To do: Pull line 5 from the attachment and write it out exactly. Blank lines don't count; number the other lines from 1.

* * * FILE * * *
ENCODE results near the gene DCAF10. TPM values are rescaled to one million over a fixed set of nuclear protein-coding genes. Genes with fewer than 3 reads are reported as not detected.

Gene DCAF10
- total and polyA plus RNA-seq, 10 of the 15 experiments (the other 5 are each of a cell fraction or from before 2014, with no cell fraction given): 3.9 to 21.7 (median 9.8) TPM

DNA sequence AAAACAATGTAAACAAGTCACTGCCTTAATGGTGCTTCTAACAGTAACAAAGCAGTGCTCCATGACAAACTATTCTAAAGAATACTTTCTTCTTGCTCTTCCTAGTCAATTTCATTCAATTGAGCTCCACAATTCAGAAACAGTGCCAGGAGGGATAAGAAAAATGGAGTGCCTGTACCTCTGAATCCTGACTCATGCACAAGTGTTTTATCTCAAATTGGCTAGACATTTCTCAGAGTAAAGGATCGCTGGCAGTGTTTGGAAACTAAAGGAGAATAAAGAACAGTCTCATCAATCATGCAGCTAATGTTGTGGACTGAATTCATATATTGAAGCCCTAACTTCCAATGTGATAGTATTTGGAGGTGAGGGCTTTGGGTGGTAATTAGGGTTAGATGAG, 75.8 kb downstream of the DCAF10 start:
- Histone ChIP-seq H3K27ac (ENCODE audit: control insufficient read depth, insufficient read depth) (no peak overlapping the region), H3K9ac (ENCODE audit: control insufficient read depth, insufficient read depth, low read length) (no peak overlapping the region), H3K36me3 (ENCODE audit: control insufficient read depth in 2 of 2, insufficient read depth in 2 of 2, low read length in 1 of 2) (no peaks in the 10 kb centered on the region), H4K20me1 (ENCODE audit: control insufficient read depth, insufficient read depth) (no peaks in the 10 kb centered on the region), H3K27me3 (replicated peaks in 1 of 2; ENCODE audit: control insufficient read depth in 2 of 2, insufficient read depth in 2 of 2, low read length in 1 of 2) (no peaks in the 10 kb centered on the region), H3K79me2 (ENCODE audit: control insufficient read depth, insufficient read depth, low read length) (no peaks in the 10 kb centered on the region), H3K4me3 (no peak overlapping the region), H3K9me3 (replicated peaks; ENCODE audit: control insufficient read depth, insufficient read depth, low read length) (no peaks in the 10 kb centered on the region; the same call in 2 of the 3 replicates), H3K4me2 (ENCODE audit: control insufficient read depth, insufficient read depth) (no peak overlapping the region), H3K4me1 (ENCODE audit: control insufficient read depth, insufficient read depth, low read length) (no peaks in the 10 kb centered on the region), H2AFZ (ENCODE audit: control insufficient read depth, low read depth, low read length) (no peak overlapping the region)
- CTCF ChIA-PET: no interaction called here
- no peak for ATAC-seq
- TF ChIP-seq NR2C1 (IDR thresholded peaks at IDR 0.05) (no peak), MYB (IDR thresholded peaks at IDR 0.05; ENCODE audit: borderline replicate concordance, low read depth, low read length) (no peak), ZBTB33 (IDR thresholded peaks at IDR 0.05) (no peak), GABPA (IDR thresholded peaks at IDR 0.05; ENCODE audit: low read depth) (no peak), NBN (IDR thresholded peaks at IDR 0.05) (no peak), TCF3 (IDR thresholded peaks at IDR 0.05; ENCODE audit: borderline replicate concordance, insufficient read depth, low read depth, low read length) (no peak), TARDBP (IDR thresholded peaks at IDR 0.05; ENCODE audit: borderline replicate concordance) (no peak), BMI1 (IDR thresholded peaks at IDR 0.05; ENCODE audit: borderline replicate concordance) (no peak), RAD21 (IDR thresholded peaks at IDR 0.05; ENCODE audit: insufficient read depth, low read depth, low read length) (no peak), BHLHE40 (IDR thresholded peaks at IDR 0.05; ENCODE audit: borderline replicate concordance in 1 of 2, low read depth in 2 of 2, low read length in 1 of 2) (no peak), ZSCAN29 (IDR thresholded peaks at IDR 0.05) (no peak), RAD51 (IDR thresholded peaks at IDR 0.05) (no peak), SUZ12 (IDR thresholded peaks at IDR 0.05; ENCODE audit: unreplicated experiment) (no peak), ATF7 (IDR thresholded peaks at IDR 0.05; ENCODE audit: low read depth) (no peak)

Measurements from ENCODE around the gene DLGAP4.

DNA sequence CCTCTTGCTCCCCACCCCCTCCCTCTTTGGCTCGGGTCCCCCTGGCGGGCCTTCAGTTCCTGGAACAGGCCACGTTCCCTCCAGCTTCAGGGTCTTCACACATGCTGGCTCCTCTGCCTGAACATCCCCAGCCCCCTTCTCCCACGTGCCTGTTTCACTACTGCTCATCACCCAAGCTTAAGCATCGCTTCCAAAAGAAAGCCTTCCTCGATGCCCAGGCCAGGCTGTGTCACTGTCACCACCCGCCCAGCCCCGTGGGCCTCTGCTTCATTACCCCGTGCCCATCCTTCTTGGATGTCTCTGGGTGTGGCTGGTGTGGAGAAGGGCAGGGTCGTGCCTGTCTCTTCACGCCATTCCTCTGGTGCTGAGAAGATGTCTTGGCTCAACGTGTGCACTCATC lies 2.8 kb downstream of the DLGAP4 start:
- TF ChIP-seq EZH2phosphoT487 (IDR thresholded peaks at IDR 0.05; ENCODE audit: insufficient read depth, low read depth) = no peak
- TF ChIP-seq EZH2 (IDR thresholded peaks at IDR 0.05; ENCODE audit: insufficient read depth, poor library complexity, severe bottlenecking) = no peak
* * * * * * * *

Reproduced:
- Histone ChIP-seq H3K27ac (ENCODE audit: control insufficient read depth, insufficient read depth) (no peak overlapping the region), H3K9ac (ENCODE audit: control insufficient read depth, insufficient read depth, low read length) (no peak overlapping the region), H3K36me3 (ENCODE audit: control insufficient read depth in 2 of 2, insufficient read depth in 2 of 2, low read length in 1 of 2) (no peaks in the 10 kb centered on the region), H4K20me1 (ENCODE audit: control insufficient read depth, insufficient read depth) (no peaks in the 10 kb centered on the region), H3K27me3 (replicated peaks in 1 of 2; ENCODE audit: control insufficient read depth in 2 of 2, insufficient read depth in 2 of 2, low read length in 1 of 2) (no peaks in the 10 kb centered on the region), H3K79me2 (ENCODE audit: control insufficient read depth, insufficient read depth, low read length) (no peaks in the 10 kb centered on the region), H3K4me3 (no peak overlapping the region), H3K9me3 (replicated peaks; ENCODE audit: control insufficient read depth, insufficient read depth, low read length) (no peaks in the 10 kb centered on the region; the same call in 2 of the 3 replicates), H3K4me2 (ENCODE audit: control insufficient read depth, insufficient read depth) (no peak overlapping the region), H3K4me1 (ENCODE audit: control insufficient read depth, insufficient read depth, low read length) (no peaks in the 10 kb centered on the region), H2AFZ (ENCODE audit: control insufficient read depth, low read depth, low read length) (no peak overlapping the region)